|What is a binge?
A binge is defined in the Diagnostic and Statistical Manual of Mental Disorders, Fifth Edition (DSM-5)
as "Eating, in a discrete period of time (e.g., within any 2-hour period), an amount of food that is
definitely larger than what most people would eat in a similar period of time under similar
circumstances," and "A sense of lack of control over eating during the episode (e.g., a feeling that
one cannot stop eating or control what or how much one is eating)." Both elements need to be
present in order for the eating episode to fit the definition of a binge.
Eating too much at a holiday dinner, or ordering dessert when you are already full after a dinner out
with friends, are examples of overeating that do not meet the definition of a binge. Those
circumstances are fairly typical or "normal," and therefore do not meet the first part of the definition
above of a binge.
Similarly, eating too much, but spacing the eating throughout the day rather than within a discrete
(two hours or less) period of time, does not constitute a binge. Such eating behavior may, however,
be an example of compulsive overeating or emotional eating, which can also be distressing and
result in feeling out of control.
What is Binge-Eating Disorder?
The DSM-5 contains the diagnostic criteria for Binge-Eating Disorder (BED). It requires that the
binges occur on average at least once a week and have continued over the course of at least three
months. Additionally, the person must be experiencing marked distress as a result of the bingeing
and the binge must be characterized by at least three of the following:
- Eating much more than normal
- Eating until feeling uncomfortably full
- Eating large amounts of food when not feeling physically hungry
- Eating alone because of feeling embarrassed by how much one is eating
- Feeling disgusted with oneself, depressed, or very guilty afterward
All of these criteria must be present for a diagnosis of BED. If the eating behavior does not meet the
criteria for BED but causes marked distress and interferes with normal functioning, the symptoms
may reflect an Unspecified Feeding or Eating Disorder or Other Specified Feeding or Eating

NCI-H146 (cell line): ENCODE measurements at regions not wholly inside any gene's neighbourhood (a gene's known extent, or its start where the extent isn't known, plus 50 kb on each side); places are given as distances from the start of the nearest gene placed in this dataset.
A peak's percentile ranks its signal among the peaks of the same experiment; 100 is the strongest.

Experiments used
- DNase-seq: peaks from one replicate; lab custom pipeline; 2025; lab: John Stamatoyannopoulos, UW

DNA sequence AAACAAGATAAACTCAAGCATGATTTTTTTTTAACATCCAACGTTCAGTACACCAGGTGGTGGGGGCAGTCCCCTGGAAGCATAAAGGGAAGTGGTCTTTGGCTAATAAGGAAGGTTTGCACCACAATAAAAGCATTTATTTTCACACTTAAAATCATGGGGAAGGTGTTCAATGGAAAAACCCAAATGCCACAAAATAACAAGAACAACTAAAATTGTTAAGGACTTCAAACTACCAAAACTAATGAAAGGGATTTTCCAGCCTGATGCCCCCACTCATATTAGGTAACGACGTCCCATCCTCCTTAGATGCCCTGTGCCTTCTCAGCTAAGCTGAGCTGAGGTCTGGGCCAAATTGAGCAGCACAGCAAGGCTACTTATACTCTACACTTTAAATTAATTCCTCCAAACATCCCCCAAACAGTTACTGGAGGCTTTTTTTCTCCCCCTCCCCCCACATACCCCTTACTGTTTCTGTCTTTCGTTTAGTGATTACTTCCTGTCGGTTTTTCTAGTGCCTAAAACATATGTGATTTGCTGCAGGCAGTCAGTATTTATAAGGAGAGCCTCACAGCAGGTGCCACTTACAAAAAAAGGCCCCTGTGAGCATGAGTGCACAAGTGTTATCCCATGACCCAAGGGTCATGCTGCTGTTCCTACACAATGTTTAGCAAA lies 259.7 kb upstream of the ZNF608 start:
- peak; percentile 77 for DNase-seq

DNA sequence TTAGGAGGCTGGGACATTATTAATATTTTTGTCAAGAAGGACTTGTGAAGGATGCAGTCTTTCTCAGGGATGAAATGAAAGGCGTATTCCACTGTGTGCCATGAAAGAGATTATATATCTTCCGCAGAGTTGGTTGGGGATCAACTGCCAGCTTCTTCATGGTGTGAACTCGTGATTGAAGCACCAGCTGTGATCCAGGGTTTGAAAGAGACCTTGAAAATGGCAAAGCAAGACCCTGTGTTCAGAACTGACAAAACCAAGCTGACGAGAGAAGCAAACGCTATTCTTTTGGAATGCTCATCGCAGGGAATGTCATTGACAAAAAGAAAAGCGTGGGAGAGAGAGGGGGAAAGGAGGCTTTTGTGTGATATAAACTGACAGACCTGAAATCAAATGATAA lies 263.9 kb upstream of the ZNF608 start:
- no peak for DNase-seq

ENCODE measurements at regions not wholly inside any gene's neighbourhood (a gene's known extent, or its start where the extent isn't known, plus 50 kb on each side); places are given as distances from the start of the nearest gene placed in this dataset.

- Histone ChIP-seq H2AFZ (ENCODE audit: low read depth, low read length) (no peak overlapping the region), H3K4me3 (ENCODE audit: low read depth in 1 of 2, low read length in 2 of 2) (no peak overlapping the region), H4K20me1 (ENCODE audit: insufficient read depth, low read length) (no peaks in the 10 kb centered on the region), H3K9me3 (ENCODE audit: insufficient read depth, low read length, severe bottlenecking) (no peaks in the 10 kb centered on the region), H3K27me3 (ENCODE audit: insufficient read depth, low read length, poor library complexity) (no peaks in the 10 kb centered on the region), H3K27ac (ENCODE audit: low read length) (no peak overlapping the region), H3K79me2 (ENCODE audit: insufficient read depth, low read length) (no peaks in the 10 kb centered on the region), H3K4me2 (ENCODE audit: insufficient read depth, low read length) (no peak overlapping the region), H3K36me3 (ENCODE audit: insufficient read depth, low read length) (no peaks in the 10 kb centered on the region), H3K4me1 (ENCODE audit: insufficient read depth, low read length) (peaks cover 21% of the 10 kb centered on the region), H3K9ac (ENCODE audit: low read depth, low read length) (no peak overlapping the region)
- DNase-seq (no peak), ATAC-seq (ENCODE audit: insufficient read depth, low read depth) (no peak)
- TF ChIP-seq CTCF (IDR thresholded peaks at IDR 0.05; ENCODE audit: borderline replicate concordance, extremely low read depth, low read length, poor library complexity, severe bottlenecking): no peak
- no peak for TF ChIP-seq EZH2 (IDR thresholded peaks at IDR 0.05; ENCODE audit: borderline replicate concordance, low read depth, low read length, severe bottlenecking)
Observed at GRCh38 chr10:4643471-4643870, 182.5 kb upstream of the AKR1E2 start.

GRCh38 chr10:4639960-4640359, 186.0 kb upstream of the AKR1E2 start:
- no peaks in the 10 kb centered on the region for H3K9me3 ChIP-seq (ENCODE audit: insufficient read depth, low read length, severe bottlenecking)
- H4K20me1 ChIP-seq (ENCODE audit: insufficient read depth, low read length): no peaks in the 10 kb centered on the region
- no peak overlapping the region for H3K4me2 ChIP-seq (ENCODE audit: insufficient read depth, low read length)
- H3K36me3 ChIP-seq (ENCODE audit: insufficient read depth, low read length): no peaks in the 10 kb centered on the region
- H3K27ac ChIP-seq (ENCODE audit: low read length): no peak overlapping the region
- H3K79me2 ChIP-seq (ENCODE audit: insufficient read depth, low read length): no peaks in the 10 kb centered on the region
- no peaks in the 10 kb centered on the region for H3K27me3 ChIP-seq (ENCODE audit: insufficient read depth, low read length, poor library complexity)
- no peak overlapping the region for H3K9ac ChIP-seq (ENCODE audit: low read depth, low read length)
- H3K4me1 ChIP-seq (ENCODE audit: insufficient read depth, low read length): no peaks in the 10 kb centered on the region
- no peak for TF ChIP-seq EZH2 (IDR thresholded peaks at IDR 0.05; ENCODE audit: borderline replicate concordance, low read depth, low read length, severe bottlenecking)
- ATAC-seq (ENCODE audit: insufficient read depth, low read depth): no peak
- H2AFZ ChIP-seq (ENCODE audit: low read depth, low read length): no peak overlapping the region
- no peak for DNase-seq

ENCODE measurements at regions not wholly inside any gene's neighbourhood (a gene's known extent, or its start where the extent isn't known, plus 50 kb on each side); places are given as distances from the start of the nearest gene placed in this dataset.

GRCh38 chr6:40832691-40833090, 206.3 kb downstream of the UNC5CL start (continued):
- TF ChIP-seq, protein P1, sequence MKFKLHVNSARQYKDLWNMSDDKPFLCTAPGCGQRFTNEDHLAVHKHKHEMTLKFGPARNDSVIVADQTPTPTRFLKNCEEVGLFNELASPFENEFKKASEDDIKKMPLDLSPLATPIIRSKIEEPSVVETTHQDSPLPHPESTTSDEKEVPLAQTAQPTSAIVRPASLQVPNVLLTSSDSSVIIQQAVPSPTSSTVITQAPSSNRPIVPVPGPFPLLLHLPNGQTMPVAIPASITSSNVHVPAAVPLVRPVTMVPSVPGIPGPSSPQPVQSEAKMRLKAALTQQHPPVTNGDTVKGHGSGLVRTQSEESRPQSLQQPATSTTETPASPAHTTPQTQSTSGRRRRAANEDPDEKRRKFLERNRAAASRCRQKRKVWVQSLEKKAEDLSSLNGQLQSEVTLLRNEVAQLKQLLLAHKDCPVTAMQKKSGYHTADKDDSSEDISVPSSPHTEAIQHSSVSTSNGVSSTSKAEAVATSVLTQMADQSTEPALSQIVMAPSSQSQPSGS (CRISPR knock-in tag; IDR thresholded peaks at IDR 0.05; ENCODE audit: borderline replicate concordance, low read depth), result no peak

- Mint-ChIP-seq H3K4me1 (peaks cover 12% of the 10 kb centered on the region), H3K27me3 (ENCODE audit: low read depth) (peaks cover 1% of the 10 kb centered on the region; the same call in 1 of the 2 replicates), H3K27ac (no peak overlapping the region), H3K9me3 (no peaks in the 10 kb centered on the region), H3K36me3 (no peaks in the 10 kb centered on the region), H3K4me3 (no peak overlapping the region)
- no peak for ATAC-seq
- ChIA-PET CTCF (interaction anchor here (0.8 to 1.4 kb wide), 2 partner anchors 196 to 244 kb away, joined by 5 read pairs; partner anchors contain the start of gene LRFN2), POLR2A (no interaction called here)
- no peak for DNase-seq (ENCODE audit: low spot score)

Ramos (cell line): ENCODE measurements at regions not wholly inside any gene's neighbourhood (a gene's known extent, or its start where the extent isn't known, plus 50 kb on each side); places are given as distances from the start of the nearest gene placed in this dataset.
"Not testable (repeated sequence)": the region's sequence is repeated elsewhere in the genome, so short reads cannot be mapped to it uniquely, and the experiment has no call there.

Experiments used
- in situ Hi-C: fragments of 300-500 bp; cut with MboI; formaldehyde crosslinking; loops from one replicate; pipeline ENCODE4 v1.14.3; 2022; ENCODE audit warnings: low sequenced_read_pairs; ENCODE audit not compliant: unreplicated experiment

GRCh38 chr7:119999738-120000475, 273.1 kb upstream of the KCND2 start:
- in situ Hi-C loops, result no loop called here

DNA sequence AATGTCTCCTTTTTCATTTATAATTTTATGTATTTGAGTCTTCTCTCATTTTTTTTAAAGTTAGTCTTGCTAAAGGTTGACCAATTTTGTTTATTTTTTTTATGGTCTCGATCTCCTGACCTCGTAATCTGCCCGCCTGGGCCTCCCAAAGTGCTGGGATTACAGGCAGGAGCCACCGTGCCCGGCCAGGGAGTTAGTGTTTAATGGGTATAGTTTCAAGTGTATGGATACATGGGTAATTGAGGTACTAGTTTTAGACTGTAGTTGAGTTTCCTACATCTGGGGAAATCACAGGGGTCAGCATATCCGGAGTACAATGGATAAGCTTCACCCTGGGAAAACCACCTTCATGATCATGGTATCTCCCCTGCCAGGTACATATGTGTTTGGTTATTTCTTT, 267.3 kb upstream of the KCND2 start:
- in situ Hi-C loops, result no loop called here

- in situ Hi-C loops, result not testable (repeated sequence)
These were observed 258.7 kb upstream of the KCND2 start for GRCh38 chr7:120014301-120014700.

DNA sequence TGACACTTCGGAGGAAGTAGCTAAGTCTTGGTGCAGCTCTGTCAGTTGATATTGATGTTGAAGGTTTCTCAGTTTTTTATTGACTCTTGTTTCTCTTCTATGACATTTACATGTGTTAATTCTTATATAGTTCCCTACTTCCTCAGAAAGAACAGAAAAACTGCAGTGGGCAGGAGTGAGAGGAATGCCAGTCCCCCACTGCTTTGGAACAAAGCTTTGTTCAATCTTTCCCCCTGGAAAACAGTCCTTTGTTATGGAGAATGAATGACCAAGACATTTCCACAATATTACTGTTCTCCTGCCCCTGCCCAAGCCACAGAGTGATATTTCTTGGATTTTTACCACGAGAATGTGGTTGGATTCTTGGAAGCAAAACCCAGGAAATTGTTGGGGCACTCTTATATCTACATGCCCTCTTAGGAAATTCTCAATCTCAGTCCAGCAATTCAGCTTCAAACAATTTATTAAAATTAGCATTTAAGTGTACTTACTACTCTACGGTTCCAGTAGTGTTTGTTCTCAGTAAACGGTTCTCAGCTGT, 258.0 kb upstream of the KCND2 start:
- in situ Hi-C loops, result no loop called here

disorder, two new classifications of eating disordered behavior in the DSM-5.
Why do I binge?
Food for humans is meant to be both for nourishment and for enjoyment. For people with an eating
disorder, food has taken on a greatly expanded role. Food may be used to quell boredom, as a
means of putting off something we would prefer to avoid doing, or to help us forget unpleasant
feelings or thoughts. Sometimes we might eat because we misinterpret our body's needs. For
example we may be fatigued and believe we need a snack to give us energy, whereas what the body
really needs is a nap. People may also reach for food when they are thirsty instead of hungry, again
misinterpreting the body's signals.
Many people who have BED and other eating disorders suffer from depression, bipolar disorder,
anxiety, and obsessive-compulsive disorders. They may be experiencing a life transition or a
relationship conflict. Food may then used to help the individual manage distressing emotions or to
temporarily block out distressing thoughts.
Many of those with binge- or compulsive-eating behaviors have not learned healthy ways of
managing emotions. We have learned it is not okay to show our anger, or it is not okay to cry when
we are feeling sad. We may have been taught to "keep a stiff upper lip" or "if you don't have
something nice to say, don't not say anything at all." Along with the resultant "stuffing" of emotions
may come stuffing with food, an unhealthy alternative to expression of that which we feel.
Over time, unhealthy use of food can become a habit. The more we use food as a means of coping